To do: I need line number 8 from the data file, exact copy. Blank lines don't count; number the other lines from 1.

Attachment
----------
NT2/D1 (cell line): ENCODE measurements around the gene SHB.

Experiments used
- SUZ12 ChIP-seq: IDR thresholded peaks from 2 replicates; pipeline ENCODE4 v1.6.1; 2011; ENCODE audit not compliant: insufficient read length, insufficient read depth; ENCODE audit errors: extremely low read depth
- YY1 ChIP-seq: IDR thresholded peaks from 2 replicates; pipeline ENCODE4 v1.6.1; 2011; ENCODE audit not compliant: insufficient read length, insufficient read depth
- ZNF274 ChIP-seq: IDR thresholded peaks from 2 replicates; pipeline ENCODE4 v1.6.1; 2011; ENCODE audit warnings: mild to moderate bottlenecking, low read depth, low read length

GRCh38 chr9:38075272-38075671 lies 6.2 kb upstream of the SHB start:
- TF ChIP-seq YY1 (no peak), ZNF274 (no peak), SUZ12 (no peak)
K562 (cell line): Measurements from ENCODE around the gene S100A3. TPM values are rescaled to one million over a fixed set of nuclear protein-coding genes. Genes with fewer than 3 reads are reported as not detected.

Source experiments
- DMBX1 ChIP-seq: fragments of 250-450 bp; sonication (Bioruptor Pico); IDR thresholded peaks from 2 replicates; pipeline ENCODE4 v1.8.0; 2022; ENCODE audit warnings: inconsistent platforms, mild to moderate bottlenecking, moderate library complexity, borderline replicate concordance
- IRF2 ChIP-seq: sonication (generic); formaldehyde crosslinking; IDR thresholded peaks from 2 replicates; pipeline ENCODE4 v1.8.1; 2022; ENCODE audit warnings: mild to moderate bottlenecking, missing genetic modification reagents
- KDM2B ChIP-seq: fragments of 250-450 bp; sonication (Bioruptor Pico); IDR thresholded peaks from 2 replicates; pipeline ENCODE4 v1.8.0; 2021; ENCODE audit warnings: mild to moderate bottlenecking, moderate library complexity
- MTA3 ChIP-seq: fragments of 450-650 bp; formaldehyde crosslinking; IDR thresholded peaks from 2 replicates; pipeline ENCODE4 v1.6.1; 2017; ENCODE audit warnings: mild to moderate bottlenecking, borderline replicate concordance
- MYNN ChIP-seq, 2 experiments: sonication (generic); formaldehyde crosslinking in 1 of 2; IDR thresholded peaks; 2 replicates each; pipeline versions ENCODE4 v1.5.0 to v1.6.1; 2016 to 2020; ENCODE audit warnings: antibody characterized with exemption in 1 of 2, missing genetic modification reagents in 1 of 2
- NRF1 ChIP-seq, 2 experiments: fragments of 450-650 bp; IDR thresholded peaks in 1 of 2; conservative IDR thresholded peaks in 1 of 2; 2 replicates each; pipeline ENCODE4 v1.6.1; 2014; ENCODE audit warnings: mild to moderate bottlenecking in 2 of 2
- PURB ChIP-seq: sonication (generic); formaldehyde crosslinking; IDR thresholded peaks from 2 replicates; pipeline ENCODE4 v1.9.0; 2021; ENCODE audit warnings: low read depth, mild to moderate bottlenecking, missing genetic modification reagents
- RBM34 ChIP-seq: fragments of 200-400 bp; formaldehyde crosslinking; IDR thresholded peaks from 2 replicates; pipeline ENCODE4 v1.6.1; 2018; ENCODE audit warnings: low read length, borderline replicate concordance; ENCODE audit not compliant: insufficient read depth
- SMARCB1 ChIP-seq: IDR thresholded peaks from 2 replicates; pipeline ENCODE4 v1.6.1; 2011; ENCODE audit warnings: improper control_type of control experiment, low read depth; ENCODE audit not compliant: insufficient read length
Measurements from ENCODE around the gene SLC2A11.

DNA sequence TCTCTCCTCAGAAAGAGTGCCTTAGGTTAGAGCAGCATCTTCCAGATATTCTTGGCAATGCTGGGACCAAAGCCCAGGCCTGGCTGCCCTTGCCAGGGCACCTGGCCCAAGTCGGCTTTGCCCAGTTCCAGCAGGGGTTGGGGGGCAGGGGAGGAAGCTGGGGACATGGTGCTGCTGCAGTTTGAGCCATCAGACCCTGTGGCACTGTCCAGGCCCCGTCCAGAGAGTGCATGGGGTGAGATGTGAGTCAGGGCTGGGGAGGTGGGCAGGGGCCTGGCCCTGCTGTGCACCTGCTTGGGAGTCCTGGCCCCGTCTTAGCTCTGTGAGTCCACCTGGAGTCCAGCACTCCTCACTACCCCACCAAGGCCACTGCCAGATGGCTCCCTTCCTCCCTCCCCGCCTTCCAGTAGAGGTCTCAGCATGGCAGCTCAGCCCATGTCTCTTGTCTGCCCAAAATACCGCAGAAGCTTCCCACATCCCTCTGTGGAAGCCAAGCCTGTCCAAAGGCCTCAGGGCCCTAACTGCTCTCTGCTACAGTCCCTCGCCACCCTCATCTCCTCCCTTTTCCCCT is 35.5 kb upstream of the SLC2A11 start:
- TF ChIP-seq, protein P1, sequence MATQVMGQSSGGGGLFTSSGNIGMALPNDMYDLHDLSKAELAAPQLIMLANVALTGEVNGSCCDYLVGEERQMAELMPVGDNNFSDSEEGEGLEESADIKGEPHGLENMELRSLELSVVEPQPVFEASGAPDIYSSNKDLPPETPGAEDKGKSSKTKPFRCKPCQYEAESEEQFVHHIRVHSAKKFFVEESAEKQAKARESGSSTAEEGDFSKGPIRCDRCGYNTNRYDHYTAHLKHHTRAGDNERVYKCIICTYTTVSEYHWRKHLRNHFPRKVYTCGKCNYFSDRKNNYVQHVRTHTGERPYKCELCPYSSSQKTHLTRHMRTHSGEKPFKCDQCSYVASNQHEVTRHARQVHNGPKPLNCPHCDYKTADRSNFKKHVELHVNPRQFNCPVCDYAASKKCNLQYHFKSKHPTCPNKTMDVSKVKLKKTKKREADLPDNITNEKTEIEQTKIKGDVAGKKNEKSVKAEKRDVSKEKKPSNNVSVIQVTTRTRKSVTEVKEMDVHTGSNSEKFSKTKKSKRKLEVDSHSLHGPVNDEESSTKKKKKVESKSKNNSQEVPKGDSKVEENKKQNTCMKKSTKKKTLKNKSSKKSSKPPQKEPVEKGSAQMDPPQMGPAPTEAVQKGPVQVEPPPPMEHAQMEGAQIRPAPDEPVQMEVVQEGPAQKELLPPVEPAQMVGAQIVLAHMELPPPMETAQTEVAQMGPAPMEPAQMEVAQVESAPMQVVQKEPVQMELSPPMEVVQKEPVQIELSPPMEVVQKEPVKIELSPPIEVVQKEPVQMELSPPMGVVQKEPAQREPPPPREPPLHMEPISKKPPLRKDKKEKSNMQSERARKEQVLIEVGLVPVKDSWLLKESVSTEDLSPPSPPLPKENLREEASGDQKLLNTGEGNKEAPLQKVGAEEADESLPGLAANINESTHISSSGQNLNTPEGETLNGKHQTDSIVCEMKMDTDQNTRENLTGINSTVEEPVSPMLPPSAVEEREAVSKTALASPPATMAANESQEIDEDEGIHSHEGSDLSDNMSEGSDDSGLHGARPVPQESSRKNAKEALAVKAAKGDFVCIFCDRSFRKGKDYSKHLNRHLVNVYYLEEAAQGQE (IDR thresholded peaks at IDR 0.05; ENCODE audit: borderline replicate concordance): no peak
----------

K562 (cell line): Measurements from ENCODE around the gene S100A3. TPM values are rescaled to one million over a fixed set of nuclear protein-coding genes. Genes with fewer than 3 reads are reported as not detected.